The international criminal court is considering whether the Palestinian
Authority is "enough like a state" for it to bring a case alleging that
Israeli troops committed war crimes in the recent assault on Gaza.
The deliberations would potentially open the way to putting Israeli military
commanders in the dock at The Hague over the campaign, which claimed more
than 1,300 lives, and set an important precedent for the court over what
cases it can hear.
As part of the process the court's head of jurisdictions, part of the office
of the prosecutor, is examining every international agreement signed by the
PA to decide whether it behaves - and is regarded by others - as operating
like a state.
Following talks with the Arab League's head, Amr Moussa, and senior PA
officials, moves have accelerated inside the court to deliver a ruling on
whether it may be able to insist on jurisdiction over alleged war crimes
perpetrated in Gaza, with a decision from the prosecutor's office expected
within "months, not years".
The issue arises because although the ICC potentially has "global
jurisdiction" to investigate crimes which fall into its remit no matter
where they were committed, Israel - despite having signed the Rome statute
that founded the court and having expressed "deep sympathy" with the court's
goals - is not a party.
The ICC, which has 108 member states, has not so far recognised Palestine as
a sovereign state or as a member.
The latest moves in The Hague come amid mounting international pressure on
Israel and a growing recognition in Israeli government circles that it may
eventually have to defend itself against war crimes allegations. The
Guardian has also learned that a confidential inquiry by the International
Committee of the Red Cross into the actions of Israel and Hamas during the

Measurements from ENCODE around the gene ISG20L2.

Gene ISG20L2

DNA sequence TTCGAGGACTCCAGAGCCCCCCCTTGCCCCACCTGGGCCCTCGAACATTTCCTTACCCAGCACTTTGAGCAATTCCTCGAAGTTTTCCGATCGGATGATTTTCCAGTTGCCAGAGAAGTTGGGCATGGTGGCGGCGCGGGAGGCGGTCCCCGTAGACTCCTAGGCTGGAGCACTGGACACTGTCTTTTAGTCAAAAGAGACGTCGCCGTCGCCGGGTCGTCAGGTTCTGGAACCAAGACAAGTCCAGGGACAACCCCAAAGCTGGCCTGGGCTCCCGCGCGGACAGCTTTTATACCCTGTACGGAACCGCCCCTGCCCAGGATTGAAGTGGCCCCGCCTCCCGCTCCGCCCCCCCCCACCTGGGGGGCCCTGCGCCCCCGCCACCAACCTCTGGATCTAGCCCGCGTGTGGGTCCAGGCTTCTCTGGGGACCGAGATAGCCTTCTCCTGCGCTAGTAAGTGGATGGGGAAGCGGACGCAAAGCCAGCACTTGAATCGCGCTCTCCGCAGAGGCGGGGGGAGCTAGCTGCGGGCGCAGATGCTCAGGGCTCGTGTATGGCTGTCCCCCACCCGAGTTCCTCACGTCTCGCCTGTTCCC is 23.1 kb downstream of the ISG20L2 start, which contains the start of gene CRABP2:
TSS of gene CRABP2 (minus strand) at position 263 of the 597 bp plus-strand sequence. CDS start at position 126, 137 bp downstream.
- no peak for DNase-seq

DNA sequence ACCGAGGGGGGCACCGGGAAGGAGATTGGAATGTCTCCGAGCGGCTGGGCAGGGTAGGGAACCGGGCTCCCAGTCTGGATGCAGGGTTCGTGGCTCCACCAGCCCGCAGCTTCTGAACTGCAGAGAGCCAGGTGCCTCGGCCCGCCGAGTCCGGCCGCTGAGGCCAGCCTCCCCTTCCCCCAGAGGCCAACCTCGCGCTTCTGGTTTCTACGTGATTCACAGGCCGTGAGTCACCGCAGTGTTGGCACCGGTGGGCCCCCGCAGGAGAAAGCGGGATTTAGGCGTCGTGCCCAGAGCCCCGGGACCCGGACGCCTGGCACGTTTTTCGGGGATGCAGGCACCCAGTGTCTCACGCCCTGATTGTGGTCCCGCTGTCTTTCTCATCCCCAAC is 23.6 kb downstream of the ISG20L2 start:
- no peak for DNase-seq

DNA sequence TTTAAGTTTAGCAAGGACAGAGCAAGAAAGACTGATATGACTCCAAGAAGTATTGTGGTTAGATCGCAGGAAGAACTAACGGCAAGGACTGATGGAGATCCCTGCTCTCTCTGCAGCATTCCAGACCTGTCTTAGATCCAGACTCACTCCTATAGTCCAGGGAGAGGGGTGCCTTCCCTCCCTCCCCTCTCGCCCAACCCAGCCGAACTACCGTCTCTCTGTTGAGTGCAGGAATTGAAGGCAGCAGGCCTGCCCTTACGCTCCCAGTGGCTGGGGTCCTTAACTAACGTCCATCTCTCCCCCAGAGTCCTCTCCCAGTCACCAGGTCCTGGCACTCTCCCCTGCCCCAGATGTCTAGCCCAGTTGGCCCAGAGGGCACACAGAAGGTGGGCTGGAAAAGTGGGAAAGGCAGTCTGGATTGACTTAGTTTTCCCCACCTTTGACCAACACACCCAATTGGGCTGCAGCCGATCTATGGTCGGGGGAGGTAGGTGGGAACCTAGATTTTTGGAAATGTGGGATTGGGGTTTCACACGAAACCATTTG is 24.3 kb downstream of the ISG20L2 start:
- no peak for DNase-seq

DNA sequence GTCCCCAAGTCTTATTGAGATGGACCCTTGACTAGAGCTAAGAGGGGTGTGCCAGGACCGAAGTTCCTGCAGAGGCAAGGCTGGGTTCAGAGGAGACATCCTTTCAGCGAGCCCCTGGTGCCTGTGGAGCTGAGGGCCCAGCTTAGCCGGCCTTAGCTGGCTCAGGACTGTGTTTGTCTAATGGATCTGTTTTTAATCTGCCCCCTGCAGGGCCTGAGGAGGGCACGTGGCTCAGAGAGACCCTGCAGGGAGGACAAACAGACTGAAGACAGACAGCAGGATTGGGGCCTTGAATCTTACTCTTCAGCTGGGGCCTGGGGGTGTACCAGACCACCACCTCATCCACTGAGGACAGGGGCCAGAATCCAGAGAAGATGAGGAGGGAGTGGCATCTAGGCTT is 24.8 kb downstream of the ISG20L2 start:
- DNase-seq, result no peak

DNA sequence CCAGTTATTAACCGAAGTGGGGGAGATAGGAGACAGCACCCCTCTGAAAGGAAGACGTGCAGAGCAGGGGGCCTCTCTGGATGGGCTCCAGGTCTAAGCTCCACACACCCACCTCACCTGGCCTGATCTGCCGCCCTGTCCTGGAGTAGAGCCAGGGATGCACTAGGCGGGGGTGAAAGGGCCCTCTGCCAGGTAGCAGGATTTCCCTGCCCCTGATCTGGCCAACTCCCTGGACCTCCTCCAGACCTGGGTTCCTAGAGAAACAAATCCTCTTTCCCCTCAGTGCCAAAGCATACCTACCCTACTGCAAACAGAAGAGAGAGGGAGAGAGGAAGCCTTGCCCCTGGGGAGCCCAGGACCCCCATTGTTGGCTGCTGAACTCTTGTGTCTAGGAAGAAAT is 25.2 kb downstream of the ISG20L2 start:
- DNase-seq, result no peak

recent conflict in Gaza is expected to accuse Israel of using "excessive
force" - prohibited under the fourth Geneva convention.
The Red Cross has been collecting information for two parallel inquiries,
one into the conduct of Israel and a second into Hamas, both of which will
be presented in private to the parties involved.
In the case of Israel, the Red Cross is expected to highlight three areas of
concern: the Israeli Defence Forces' "use and choice of weapons in a complex
and densely populated environment"; the issue of "proportionality"; and
concerns over the IDF's lack of distinction between combatants and
non-combatants during Operation Cast Lead. Hamas is likely to be challenged
over its use of civilian facilities as cover for its fighters; its summary
executions and kneecappings of Palestinians during the campaign; and its
indiscriminate firing of rockets into civilian areas.
Meanwhile, sources at the ICC say it is considering two potential tracks
that would permit it to investigate what happened in Gaza. As well as
determining whether the PA is recognised internationally as a sufficiently
state-like entity, the head of jurisdictions in the office of the
international criminal court's prosecutor, Luis Moreno-Ocampo, is looking at
whether the court can consider war crimes allegations on the basis of the
dual nationality of either victims or alleged perpetrators whose second
passport is with a country party to the court.
The court's deliberations follow more than 220 complaints about Israel's
actions in Gaza. "It does not matter necessarily whether the Palestinian
National Authority is in charge of its own borders," said a source at the
court. "Right now the court is looking at everything from agreements it has
signed on education to the constitution of its legal system."
Yesterday, Ehud Olmert, Israel's prime minister, warned Palestinian
militants their continuing rocket attacks on Israel would not go unpunished.
He said further strikes would "be answered with a painful, harsh, strong and
uncompromising response from the security forces". More than 100 rockets and
mortars have exploded in Israel in the six weeks since it ended its air and
ground assault on Gaza, to which the government has responded with
Olmert's warning came as Israel's attorney general notified the prime
minister that he was considering indicting him on charges of allegedly
taking cash-stuffed envelopes from a Jewish-American businessman. Five
corruption cases are pending against Olmert, although he has denied all
wrongdoing. His spokesman said yesterday the charges against the prime
minister would "disappear in the end".